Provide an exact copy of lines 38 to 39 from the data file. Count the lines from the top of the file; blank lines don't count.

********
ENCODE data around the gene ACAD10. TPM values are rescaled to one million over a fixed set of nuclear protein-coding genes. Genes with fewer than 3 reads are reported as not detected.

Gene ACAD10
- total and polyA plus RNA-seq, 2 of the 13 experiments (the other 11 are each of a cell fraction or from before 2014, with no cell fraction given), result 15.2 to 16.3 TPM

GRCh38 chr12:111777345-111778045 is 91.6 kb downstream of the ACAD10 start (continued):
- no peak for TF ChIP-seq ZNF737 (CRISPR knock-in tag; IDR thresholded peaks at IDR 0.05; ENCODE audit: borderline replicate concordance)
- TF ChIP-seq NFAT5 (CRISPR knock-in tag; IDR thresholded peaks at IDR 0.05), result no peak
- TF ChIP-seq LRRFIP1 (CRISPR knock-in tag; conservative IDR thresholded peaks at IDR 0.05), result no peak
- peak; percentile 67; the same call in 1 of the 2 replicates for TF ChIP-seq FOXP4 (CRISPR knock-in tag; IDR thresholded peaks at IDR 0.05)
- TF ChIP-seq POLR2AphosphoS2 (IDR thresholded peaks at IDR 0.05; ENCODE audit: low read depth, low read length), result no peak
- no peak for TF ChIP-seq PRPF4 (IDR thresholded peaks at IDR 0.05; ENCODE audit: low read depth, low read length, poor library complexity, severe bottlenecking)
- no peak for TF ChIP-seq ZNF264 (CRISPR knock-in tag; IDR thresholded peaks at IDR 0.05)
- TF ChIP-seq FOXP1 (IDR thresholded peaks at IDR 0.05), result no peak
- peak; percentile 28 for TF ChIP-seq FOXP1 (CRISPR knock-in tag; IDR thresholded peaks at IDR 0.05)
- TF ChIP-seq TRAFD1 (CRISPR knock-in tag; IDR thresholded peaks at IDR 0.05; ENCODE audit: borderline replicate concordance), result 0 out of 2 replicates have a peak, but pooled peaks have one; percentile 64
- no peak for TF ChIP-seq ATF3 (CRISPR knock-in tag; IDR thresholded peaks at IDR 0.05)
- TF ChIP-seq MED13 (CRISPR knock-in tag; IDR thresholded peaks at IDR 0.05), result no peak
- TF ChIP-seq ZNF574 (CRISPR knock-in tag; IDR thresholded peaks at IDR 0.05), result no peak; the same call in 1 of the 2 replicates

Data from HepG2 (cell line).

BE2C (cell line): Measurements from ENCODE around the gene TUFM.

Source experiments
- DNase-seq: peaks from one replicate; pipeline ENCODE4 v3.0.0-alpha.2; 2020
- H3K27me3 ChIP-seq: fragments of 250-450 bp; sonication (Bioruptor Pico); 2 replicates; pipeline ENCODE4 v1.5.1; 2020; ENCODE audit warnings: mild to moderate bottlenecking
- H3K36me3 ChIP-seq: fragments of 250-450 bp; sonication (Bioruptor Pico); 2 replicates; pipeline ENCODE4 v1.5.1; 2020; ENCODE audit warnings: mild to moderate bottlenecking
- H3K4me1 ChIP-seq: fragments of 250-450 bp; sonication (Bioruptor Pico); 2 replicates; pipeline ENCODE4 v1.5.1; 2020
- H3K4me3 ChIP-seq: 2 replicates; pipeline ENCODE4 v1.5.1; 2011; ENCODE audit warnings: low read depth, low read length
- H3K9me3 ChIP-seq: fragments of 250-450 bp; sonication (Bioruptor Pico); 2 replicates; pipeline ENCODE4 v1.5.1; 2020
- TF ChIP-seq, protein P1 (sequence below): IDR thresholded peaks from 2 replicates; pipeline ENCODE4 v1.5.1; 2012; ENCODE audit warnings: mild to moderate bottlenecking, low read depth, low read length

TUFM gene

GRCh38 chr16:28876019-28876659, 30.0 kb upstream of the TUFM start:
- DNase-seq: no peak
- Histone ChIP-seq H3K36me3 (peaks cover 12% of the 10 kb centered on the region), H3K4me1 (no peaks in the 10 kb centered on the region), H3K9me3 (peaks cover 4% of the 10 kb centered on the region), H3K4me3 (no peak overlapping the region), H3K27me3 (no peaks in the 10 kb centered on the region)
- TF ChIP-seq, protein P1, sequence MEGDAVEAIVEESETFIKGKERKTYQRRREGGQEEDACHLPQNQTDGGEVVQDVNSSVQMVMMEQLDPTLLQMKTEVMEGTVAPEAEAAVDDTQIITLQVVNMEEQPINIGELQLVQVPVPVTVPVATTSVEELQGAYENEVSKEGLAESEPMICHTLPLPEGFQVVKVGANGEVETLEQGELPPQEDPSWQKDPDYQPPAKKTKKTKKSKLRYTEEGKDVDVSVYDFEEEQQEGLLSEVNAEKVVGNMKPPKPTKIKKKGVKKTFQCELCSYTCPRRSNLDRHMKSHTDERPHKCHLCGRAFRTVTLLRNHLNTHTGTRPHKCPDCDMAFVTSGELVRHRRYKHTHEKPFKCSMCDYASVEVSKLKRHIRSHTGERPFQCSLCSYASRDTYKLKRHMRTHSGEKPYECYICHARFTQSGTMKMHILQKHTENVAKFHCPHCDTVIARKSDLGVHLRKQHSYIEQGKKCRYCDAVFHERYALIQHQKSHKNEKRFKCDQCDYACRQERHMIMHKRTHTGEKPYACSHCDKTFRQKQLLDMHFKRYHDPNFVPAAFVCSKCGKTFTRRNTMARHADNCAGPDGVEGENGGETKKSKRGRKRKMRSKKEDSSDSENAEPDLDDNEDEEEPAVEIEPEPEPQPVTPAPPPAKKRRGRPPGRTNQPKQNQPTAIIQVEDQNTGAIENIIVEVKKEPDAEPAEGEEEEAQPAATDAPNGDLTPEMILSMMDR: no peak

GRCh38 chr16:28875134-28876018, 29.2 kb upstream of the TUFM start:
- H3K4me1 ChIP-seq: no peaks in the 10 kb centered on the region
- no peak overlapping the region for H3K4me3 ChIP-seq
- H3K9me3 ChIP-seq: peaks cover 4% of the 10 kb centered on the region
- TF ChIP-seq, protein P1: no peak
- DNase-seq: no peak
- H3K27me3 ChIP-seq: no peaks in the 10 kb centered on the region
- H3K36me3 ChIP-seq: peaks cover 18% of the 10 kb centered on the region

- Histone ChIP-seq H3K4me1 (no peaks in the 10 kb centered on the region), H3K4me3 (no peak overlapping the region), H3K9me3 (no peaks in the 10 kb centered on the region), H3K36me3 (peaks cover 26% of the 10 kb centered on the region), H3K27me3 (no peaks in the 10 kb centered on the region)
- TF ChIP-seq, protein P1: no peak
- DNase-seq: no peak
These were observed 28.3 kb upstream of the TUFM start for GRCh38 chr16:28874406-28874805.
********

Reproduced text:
- DNase-seq: no peak
- H3K27me3 ChIP-seq: no peaks in the 10 kb centered on the region